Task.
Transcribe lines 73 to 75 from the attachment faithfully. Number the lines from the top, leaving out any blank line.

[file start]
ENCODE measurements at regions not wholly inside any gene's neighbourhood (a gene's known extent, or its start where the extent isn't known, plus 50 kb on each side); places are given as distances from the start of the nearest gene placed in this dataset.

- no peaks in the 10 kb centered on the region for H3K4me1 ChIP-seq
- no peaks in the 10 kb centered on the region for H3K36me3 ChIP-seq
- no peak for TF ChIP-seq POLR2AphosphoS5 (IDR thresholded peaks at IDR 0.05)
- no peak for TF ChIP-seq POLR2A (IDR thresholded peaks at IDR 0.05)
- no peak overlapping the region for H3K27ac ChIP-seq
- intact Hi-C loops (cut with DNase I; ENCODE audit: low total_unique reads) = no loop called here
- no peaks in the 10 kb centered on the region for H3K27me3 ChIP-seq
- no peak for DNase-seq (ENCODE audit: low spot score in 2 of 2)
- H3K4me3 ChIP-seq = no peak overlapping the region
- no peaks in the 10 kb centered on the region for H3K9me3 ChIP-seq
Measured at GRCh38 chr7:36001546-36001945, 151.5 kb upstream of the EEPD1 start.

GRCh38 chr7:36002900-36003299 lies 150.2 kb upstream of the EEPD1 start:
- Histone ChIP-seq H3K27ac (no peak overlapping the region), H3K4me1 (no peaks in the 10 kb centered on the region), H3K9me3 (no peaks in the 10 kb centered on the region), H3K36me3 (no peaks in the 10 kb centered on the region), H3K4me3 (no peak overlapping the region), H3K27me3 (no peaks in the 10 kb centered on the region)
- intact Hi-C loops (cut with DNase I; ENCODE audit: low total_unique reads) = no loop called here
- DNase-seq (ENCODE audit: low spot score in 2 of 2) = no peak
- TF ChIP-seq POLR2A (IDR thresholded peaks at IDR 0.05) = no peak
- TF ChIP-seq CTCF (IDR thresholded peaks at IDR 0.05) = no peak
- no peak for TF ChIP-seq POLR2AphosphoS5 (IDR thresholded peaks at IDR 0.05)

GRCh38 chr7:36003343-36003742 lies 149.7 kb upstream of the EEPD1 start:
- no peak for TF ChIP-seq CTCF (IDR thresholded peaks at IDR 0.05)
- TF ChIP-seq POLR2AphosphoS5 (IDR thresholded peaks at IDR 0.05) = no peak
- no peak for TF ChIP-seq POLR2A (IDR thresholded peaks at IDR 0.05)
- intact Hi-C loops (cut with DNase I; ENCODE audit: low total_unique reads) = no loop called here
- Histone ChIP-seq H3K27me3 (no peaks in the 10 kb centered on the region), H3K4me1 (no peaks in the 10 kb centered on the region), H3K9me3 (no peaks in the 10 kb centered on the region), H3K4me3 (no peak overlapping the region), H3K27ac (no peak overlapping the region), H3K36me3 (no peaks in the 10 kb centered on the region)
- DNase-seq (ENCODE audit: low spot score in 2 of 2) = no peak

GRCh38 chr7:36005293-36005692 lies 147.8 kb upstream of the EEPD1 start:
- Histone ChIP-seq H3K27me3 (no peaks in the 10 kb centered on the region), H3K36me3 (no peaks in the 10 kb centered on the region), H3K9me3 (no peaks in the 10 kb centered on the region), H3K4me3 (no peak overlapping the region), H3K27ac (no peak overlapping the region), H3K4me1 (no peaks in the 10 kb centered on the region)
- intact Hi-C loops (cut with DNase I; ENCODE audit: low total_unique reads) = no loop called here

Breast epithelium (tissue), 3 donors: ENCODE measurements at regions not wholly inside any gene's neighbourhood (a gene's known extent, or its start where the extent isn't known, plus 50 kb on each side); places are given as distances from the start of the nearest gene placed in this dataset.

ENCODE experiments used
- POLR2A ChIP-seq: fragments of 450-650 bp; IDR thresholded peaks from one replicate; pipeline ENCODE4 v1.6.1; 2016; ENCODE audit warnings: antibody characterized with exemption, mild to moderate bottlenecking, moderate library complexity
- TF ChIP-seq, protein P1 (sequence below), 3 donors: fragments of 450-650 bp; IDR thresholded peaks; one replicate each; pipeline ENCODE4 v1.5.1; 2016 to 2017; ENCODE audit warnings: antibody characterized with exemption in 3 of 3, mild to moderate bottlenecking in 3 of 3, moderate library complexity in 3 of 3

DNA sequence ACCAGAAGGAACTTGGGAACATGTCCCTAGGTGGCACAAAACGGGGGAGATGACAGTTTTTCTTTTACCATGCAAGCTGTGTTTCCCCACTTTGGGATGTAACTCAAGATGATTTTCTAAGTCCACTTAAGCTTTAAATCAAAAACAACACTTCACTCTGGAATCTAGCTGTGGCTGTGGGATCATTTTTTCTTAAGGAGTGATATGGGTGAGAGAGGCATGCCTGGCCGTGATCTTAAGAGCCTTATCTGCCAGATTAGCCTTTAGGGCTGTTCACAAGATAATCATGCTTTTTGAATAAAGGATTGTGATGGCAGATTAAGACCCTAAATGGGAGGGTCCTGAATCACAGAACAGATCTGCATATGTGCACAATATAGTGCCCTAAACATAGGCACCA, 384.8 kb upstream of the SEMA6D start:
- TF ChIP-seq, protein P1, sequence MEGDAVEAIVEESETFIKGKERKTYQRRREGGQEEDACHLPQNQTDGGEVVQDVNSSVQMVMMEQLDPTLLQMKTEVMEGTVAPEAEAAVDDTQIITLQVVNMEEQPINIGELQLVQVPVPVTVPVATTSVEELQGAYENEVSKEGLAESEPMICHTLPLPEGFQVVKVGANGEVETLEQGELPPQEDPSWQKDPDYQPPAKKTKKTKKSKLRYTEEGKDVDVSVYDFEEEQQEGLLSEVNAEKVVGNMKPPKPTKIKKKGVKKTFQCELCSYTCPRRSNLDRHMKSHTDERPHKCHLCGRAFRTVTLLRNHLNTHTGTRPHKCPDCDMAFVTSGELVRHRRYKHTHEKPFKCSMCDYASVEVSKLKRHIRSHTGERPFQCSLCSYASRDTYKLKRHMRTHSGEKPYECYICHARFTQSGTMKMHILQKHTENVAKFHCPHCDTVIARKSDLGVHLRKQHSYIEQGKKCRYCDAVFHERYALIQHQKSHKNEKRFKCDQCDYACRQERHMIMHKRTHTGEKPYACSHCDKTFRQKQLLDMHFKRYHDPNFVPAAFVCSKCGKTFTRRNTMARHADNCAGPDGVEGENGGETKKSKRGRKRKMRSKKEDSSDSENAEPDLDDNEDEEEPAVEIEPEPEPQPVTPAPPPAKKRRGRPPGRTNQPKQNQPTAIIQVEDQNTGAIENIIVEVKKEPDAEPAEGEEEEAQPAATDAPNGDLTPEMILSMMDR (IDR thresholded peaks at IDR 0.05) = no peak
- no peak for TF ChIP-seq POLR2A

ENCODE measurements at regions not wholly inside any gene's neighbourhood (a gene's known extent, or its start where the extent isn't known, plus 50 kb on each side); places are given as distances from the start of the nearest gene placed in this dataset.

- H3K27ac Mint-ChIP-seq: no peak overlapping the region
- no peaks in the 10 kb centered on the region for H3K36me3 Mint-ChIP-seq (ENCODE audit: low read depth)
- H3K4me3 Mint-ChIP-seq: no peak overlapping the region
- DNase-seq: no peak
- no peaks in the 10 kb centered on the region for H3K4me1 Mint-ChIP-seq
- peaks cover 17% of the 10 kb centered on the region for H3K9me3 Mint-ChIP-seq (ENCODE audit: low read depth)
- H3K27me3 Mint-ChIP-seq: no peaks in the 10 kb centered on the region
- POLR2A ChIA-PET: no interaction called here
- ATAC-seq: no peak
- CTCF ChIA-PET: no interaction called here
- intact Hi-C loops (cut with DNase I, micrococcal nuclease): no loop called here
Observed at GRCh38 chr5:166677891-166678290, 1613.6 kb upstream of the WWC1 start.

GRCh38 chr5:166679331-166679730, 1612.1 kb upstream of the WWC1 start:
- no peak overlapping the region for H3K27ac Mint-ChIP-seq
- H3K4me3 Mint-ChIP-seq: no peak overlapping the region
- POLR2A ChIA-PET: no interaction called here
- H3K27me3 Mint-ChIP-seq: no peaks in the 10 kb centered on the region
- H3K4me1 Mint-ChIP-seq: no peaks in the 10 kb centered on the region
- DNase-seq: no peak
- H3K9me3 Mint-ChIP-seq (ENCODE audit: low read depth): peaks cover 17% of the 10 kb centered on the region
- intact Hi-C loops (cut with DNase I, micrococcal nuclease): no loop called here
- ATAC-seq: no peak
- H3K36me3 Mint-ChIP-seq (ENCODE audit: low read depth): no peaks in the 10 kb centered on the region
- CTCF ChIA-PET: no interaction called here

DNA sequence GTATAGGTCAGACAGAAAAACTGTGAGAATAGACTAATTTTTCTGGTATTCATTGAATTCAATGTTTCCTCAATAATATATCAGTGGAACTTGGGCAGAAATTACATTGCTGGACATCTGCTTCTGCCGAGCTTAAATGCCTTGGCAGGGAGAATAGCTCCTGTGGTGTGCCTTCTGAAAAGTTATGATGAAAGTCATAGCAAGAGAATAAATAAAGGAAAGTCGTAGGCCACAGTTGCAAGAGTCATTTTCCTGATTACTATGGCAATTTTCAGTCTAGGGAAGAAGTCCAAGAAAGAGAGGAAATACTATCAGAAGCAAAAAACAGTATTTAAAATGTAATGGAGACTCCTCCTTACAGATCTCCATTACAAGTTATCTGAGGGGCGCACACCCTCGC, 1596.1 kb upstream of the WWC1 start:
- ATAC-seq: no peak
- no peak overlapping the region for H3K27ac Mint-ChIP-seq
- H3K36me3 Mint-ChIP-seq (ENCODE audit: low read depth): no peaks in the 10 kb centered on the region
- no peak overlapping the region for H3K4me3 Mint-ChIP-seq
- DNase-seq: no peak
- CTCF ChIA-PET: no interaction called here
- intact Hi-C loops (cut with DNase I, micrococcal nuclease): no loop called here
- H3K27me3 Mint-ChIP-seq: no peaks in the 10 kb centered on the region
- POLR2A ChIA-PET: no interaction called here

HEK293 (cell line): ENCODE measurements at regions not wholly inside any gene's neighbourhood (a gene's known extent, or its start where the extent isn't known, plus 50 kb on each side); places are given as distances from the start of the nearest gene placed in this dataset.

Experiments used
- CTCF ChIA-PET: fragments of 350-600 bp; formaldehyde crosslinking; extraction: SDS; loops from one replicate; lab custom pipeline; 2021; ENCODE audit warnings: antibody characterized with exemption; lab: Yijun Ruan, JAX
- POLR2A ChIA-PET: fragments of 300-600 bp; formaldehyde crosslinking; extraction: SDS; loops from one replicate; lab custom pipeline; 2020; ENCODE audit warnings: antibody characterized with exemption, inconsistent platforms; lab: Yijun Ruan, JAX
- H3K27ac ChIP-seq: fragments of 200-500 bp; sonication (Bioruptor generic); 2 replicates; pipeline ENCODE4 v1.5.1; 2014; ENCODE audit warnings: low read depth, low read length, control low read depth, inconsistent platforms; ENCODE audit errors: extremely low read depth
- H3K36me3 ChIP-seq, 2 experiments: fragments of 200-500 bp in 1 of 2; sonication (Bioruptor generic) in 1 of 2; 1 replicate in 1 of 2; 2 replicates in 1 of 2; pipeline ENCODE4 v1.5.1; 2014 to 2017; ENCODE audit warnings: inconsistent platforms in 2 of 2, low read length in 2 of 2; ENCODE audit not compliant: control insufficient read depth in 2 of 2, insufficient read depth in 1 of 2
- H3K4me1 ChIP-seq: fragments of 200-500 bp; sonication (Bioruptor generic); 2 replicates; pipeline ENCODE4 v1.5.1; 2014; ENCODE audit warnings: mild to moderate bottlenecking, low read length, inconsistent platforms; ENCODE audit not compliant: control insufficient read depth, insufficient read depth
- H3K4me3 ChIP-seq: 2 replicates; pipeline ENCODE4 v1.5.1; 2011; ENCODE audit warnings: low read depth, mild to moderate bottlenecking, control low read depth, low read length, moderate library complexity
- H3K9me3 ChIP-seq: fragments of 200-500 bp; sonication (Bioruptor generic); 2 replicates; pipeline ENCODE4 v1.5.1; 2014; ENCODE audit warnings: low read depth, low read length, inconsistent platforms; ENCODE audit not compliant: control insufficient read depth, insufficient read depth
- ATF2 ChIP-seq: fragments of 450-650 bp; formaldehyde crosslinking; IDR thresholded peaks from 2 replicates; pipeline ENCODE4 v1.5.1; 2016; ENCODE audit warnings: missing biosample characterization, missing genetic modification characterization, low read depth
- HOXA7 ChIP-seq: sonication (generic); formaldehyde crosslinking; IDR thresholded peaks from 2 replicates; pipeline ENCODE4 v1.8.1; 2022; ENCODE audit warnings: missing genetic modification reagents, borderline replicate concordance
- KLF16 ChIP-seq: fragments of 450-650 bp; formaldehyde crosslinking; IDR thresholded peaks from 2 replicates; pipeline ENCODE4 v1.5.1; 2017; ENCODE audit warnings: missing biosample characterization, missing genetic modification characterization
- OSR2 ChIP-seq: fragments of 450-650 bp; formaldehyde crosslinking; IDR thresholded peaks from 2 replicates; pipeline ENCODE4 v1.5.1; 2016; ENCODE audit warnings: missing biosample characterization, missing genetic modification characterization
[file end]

Experiments used
- CTCF ChIA-PET: fragments of 350-600 bp; formaldehyde crosslinking; extraction: SDS; loops from one replicate; lab custom pipeline; 2021; ENCODE audit warnings: antibody characterized with exemption; lab: Yijun Ruan, JAX
- POLR2A ChIA-PET: fragments of 300-600 bp; formaldehyde crosslinking; extraction: SDS; loops from one replicate; lab custom pipeline; 2020; ENCODE audit warnings: antibody characterized with exemption, inconsistent platforms; lab: Yijun Ruan, JAX